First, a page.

Multipath TCP inside the beast

One of the nice points about releasing open-source software such as the Multipath TCP implementation in the Linux kernel is that there are unexpected use cases. In early 2013, we were contacted by Niels Laukens who works for VRT, the Dutch speaking television in Belgium. He had been following the project and identified a nice use case. Journalists use more and more computers to prepare their articles, but also when they go off-site for interviews. Once the interview has been recorded, they often need to edit it locally before uploading it to the television services to broadcast it or place it on the web site.

For live videos, they often rely on dedicated satellite channels, but these are expensive and they need a large antenna. Such antennas are fine when an event is planned and they need a large coverage. However, there are many situations where they cannot send a large team to record interviews and short movies. To cover those cases, they have equipped a small “mini” that serves as a mobile studio. A single journalist can record an interview, edit it and then send it over the air. This last part is the most interesting one for us. Satellite links are expensive and there are many situations where it is difficult to use a satellite. 3G, 4G and Wi-Fi could help, but their performance differ. Asking each journalist to learn to select the best network to upload his work was not a feasible solution. Fortunately, Niels found the right solution with Multipath TCP. The mini is equipped with a simple Multipath TCP proxy that is attached to all the available networks. The journalist to use his/her regular laptop through the proxy to upload his/her movies via all the available connections. This is much faster and simpler than always moving the car to a location where the satellite works well.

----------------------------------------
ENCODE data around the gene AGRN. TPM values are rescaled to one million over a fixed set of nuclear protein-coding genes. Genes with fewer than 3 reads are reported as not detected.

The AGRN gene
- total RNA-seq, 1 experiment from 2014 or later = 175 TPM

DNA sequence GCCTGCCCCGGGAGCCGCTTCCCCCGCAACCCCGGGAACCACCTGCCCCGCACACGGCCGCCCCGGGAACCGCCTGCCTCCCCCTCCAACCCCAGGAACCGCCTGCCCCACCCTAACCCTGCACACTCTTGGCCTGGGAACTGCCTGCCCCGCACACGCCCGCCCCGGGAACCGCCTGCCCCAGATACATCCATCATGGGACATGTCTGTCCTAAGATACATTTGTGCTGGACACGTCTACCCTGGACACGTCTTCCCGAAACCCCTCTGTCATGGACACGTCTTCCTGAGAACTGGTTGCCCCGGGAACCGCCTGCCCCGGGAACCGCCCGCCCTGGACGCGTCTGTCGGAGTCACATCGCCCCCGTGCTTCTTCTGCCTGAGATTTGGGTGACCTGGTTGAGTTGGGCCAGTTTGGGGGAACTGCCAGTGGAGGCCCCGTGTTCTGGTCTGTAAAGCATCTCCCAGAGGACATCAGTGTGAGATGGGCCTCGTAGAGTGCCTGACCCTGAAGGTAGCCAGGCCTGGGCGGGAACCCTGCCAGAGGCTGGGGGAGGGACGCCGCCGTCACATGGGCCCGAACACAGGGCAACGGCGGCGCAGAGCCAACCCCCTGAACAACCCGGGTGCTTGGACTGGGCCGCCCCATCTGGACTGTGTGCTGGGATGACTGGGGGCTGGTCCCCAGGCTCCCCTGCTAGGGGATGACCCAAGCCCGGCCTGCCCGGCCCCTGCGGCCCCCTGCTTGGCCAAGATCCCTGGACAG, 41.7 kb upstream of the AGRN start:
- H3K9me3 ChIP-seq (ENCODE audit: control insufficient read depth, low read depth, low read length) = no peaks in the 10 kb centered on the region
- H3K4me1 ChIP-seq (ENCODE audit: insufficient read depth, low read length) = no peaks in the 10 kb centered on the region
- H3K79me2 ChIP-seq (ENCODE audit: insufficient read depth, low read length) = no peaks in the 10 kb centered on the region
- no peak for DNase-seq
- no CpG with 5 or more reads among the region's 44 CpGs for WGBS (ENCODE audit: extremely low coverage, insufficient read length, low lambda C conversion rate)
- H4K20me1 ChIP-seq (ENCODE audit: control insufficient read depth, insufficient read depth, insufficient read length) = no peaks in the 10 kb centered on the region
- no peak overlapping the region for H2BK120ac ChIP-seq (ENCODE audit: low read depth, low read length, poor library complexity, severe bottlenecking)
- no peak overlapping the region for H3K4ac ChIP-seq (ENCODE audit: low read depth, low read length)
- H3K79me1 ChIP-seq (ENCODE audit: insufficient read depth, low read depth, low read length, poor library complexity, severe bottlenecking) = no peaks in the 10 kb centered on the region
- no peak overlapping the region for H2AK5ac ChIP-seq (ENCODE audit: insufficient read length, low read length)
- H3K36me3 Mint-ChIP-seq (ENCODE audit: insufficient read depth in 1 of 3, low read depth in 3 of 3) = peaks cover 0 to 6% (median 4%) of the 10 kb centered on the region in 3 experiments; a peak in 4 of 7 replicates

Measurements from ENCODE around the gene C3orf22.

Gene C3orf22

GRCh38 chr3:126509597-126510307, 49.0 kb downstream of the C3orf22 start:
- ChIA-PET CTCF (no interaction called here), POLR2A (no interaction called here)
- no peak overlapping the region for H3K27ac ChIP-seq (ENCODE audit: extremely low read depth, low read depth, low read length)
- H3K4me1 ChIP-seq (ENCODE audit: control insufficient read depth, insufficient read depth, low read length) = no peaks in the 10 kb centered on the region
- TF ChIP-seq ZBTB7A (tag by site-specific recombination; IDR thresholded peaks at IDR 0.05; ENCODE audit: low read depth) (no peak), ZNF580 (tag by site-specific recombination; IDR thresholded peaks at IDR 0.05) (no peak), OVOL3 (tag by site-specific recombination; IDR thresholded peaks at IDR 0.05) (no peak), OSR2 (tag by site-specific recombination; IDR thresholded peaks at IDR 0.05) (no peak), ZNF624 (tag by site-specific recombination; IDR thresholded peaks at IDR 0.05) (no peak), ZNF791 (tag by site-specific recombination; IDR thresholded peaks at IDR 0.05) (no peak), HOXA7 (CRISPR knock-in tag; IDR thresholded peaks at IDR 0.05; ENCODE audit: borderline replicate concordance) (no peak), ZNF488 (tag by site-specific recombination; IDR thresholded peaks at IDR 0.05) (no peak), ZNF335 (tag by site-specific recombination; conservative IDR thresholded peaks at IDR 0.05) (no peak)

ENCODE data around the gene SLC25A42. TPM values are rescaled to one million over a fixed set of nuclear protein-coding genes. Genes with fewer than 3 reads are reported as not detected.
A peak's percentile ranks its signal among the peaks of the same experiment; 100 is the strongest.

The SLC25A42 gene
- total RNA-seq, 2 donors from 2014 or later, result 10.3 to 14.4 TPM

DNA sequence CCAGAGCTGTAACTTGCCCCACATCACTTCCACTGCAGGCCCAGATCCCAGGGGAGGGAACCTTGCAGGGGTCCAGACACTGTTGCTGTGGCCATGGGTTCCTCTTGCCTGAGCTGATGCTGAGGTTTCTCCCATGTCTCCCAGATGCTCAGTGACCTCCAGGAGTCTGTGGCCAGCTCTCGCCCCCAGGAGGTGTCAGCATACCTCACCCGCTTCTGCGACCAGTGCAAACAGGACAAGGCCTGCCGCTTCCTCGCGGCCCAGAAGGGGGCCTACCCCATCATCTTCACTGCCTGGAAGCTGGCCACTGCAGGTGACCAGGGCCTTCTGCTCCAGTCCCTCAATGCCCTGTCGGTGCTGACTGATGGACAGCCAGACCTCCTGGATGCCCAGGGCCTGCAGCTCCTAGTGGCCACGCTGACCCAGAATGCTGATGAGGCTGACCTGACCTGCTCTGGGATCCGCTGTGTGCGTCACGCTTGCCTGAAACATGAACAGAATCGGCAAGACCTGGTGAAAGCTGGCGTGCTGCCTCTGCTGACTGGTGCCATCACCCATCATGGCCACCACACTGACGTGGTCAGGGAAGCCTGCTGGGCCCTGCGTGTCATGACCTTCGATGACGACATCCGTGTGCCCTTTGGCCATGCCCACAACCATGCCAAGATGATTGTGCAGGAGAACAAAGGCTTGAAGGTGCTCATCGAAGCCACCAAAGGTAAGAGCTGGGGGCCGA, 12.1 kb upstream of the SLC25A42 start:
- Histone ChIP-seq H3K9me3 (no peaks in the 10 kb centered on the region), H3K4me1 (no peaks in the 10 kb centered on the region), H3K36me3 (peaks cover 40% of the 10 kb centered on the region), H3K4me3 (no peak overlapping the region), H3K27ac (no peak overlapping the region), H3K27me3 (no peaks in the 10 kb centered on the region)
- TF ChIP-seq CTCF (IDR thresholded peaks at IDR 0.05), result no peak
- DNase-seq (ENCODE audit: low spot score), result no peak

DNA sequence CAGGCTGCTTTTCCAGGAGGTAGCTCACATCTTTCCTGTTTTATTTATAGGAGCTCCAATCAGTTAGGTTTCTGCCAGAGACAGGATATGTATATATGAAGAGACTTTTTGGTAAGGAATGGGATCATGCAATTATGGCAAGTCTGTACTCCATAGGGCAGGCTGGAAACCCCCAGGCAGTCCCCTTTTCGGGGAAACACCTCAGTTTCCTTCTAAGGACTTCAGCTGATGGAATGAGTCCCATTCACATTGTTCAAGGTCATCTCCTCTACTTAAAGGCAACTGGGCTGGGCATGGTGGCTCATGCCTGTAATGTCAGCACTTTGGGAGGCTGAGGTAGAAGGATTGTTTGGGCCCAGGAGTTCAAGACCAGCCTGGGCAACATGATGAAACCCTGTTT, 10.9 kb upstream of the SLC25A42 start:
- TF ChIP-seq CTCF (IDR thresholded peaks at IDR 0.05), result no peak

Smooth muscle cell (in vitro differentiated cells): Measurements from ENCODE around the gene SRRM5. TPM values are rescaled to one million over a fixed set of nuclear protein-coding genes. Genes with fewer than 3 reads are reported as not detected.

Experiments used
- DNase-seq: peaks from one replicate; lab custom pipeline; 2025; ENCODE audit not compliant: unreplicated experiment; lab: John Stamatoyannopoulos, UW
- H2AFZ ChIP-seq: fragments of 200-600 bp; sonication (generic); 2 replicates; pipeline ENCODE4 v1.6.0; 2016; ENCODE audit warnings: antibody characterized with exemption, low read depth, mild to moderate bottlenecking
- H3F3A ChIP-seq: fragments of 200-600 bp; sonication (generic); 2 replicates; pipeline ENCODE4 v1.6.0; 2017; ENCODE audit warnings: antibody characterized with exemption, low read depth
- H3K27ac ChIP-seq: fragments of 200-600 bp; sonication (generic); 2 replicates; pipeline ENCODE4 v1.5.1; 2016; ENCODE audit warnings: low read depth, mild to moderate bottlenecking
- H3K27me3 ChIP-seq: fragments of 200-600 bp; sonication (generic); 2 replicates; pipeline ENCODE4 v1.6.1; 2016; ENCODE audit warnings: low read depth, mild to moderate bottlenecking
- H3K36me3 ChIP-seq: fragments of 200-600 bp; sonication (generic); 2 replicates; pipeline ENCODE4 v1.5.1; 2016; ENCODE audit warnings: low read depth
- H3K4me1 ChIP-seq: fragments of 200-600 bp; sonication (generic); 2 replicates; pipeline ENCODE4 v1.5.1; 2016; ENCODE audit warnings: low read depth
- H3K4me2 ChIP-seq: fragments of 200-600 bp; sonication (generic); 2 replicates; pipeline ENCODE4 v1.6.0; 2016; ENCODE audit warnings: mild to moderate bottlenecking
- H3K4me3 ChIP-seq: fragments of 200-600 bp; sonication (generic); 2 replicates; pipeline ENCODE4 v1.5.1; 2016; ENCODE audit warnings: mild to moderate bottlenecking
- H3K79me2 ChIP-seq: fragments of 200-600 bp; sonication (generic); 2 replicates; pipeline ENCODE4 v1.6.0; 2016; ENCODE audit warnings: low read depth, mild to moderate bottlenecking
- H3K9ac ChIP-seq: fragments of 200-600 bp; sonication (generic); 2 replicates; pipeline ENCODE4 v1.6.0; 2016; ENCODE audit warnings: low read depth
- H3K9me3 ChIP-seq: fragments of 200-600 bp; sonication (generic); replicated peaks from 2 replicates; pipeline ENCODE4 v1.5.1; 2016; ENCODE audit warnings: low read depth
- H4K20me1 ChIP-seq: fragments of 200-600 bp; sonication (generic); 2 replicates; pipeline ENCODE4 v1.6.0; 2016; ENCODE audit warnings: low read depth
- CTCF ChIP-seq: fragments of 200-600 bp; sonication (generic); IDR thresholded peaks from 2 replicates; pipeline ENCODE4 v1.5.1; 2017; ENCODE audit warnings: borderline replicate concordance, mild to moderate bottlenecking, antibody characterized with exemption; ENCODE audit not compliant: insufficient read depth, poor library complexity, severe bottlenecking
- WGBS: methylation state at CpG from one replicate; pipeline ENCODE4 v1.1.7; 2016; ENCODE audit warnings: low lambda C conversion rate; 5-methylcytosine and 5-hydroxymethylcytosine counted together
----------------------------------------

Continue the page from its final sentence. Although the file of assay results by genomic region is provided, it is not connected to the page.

VRT published a nice video of their mini that is internally called “The Beast” :